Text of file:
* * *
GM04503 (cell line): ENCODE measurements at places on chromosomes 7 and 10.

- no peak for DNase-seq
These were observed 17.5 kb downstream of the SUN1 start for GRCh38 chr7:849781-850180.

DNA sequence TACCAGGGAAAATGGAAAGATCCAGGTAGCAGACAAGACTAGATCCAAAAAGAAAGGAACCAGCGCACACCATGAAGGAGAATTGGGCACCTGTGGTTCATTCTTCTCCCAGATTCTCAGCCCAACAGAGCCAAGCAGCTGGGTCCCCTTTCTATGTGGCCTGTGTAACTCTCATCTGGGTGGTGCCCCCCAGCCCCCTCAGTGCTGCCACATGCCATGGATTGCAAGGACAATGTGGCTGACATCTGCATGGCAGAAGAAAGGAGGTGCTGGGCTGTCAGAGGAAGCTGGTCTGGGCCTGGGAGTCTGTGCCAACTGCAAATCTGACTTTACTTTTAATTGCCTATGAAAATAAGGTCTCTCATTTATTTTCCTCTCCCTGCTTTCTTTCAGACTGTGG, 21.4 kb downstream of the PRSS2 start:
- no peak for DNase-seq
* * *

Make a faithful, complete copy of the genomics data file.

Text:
GM04503 (cell line): ENCODE measurements at places on chromosomes 7 and 10.

- no peak for DNase-seq
These were observed 17.5 kb downstream of the SUN1 start for GRCh38 chr7:849781-850180.

DNA sequence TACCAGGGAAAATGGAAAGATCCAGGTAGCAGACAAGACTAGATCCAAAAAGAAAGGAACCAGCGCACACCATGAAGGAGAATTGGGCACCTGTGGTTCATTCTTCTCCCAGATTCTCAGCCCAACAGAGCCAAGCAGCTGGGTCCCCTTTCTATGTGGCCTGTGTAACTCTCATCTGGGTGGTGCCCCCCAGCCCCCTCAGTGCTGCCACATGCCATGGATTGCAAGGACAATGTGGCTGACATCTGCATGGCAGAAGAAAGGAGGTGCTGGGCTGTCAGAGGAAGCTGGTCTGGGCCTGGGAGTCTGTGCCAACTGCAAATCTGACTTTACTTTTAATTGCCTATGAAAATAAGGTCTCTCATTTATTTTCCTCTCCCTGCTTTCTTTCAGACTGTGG, 21.4 kb downstream of the PRSS2 start:
- no peak for DNase-seq